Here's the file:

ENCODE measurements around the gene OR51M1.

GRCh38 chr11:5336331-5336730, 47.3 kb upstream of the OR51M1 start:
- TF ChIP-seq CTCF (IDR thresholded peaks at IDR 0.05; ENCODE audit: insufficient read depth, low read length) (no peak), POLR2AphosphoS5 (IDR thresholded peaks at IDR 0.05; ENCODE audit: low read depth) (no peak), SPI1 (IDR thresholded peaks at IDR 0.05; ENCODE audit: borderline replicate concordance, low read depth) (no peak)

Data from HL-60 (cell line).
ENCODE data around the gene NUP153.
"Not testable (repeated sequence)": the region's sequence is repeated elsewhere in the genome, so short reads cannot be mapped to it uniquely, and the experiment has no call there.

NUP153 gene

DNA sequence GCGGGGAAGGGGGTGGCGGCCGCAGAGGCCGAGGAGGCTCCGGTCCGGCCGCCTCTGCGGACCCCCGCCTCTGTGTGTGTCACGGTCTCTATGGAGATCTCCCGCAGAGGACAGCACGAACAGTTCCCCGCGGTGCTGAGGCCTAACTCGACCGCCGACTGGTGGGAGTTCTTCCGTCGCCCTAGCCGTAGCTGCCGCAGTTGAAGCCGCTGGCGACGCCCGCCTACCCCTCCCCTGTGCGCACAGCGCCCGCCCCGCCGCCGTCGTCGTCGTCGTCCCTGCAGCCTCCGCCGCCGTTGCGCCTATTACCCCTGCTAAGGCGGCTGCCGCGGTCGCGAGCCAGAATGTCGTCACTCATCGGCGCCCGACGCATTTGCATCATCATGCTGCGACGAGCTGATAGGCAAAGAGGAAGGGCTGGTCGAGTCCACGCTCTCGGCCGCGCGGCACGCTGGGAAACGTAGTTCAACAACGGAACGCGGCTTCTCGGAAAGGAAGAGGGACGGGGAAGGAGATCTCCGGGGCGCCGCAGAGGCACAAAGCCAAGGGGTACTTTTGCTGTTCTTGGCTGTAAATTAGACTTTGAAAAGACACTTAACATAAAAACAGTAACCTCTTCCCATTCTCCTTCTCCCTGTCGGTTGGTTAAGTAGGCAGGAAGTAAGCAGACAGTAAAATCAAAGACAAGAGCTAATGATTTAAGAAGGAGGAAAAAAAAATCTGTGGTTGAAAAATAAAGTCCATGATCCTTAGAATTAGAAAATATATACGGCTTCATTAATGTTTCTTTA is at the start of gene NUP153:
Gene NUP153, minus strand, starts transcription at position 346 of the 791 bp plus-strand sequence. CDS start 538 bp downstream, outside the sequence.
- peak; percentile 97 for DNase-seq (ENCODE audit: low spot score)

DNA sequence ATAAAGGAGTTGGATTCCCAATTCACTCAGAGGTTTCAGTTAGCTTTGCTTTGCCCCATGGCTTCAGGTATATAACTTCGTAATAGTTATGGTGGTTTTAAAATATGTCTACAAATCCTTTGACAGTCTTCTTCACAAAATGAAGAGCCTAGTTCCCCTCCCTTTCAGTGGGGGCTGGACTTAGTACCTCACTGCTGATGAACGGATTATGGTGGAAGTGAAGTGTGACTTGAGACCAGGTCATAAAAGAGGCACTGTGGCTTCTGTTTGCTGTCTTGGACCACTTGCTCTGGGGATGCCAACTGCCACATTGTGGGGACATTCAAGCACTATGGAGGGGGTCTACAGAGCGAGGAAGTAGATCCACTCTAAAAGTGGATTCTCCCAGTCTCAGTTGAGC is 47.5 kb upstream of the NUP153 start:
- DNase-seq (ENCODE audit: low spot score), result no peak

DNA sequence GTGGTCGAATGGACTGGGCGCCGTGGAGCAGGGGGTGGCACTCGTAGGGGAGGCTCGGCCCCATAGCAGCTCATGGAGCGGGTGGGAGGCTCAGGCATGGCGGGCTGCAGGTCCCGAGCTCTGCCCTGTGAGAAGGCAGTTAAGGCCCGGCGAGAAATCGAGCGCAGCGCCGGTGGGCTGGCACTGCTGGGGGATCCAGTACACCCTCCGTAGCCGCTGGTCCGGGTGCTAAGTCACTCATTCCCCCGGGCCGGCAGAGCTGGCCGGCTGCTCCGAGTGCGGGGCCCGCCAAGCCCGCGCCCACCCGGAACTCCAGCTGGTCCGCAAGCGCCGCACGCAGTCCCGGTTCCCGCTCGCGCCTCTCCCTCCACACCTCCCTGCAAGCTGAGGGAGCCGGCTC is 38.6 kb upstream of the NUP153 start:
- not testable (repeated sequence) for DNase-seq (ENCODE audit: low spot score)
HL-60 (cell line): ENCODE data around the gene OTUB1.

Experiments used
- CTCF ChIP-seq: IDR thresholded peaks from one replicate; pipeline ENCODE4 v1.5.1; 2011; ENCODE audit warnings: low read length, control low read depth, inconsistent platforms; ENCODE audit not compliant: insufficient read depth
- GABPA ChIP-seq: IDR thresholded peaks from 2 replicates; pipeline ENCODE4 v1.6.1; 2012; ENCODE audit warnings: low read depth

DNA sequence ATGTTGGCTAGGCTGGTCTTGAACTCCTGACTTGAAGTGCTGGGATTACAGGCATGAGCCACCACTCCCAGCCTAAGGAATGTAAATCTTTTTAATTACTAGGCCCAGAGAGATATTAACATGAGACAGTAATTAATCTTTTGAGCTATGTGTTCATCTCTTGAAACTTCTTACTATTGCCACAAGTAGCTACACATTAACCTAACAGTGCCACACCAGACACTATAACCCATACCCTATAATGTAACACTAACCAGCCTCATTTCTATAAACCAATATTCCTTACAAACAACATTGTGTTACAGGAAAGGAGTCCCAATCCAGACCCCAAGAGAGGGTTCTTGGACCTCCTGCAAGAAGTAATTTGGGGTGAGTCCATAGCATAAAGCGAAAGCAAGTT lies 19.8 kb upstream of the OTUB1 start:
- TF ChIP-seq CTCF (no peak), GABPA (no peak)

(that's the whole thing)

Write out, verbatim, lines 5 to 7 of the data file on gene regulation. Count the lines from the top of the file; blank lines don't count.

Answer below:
ENCODE data around the gene NUP153.
"Not testable (repeated sequence)": the region's sequence is repeated elsewhere in the genome, so short reads cannot be mapped to it uniquely, and the experiment has no call there.

NUP153 gene